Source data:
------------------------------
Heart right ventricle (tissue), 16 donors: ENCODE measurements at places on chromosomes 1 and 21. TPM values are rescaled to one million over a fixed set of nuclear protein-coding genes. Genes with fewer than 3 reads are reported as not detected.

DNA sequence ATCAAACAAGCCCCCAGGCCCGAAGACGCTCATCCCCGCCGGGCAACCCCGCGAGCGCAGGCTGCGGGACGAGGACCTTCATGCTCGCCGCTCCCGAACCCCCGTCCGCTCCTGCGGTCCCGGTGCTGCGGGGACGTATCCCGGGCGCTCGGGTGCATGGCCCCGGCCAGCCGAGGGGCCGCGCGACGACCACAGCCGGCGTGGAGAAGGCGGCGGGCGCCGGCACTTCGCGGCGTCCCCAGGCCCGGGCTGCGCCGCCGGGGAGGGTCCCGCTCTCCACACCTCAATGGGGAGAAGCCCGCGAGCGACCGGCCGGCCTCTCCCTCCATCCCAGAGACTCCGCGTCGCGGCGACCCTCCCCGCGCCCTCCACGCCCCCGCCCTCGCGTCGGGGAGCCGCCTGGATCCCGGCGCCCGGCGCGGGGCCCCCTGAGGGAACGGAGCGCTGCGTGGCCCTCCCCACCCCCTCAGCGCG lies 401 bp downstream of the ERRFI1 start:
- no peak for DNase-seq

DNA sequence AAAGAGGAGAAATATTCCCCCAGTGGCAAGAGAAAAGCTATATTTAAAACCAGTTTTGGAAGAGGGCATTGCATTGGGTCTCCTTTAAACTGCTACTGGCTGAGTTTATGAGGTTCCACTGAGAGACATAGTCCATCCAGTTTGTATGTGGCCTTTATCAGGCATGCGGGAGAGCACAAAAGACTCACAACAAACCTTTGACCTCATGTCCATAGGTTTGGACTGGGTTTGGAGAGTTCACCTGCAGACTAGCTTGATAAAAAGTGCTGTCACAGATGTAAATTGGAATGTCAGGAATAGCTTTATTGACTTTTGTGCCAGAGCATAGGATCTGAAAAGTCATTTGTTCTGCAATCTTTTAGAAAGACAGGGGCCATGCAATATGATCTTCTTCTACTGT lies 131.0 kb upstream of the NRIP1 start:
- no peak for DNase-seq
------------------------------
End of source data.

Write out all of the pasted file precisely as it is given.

Heart right ventricle (tissue), 16 donors: ENCODE measurements at places on chromosomes 1 and 21. TPM values are rescaled to one million over a fixed set of nuclear protein-coding genes. Genes with fewer than 3 reads are reported as not detected.

DNA sequence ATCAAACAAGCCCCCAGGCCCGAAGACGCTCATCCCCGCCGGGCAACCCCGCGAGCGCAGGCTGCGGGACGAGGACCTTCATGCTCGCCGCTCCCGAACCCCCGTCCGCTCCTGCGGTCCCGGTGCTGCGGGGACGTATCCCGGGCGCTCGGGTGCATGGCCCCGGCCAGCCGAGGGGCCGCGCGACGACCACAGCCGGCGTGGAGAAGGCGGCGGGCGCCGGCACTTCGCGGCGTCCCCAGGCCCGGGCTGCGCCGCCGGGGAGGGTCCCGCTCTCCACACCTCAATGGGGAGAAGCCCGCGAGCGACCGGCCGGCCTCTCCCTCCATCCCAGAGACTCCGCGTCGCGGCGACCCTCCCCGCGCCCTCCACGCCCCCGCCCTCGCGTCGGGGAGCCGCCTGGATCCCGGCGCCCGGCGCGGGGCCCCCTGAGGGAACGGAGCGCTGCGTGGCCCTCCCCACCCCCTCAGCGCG lies 401 bp downstream of the ERRFI1 start:
- no peak for DNase-seq

DNA sequence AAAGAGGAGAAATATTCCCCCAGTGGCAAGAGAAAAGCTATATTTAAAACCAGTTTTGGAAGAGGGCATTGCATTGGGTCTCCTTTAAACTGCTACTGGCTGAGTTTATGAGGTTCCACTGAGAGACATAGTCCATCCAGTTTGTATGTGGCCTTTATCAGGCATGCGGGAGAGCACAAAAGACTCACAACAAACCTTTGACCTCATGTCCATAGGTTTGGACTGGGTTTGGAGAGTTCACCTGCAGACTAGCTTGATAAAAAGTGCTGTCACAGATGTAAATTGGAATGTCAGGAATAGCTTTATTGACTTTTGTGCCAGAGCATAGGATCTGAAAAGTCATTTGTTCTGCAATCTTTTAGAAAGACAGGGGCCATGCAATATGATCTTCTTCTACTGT lies 131.0 kb upstream of the NRIP1 start:
- no peak for DNase-seq